I do like a good puzzle game and this is exactly why Creature in the Well took my fancy. We’ll obviously be going into the game in more depth but in a nutshell it’s brilliant … if you don’t mind a bit of finger cramp. “Cramped fingers!” I hear you say. “Why would we want those?” Well this isn’t just a puzzler it’s a pin-brawler and that involves skill and accuracy and lots of clicking … and therefore, cramp!
So what’s a pin-brawler then? For this to make sense we need to go back a step and tell you a wee bit about Creature in the Well‘s plot. You will be taking the roll of the last Bot-C. You’re basically a caretaker of sorts, or at least you were until something horrible happened and you were disabled.
You wake to find yourself in the desert near the town of Mirage which is surrounded by a permanent sand-storm. The storm is so bad that the inhabitants don’t believe anything else exists outside their home. You get the impression from the off that The Creature is very happy keeping it this way. You’re introduced to this being pretty much immediately but you don’t know a great deal about it other than it’s keeping a close eye on the village and that it doesn’t like intruders in its mountain.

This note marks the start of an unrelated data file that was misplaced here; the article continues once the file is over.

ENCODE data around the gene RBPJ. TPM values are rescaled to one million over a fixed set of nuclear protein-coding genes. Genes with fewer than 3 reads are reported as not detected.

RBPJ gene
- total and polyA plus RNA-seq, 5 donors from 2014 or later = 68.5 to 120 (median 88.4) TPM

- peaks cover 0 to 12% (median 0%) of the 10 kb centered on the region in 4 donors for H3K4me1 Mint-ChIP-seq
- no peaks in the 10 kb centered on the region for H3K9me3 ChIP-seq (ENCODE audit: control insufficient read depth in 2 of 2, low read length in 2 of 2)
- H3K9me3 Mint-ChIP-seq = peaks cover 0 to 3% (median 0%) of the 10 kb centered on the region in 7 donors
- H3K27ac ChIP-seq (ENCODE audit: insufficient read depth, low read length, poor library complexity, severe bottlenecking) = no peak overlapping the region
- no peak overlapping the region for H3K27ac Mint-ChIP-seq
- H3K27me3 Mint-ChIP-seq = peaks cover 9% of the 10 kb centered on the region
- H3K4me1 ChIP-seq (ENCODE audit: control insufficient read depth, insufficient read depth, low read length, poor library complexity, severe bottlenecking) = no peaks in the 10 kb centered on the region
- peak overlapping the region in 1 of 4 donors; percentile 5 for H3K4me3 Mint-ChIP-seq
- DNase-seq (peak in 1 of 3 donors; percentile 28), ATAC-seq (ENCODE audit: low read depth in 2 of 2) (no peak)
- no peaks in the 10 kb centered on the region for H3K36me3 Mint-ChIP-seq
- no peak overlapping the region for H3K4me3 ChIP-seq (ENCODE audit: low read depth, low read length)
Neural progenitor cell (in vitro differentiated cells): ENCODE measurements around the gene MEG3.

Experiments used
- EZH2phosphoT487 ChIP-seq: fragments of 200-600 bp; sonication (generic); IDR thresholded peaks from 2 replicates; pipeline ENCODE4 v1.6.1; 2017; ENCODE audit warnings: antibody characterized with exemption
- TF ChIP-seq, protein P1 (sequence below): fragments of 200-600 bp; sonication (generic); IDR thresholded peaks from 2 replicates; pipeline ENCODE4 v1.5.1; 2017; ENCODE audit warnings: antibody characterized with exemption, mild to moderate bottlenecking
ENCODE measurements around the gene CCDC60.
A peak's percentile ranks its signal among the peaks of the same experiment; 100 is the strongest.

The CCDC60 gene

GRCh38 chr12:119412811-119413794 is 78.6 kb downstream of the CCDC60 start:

You need to go into the mountain an switch back on all the machinery that’s laying dormant there. You’ll do this by using charged energy balls to hit targets, knock out bumpers and deactivate turrets. All this will grant you the energy needed to open doors and move through the maze of rooms in the complex. Each area of the mountain belongs to a particular sub-system required for the machine to function. Each area also has it’s own puzzles that will need to be solved if you are to progress.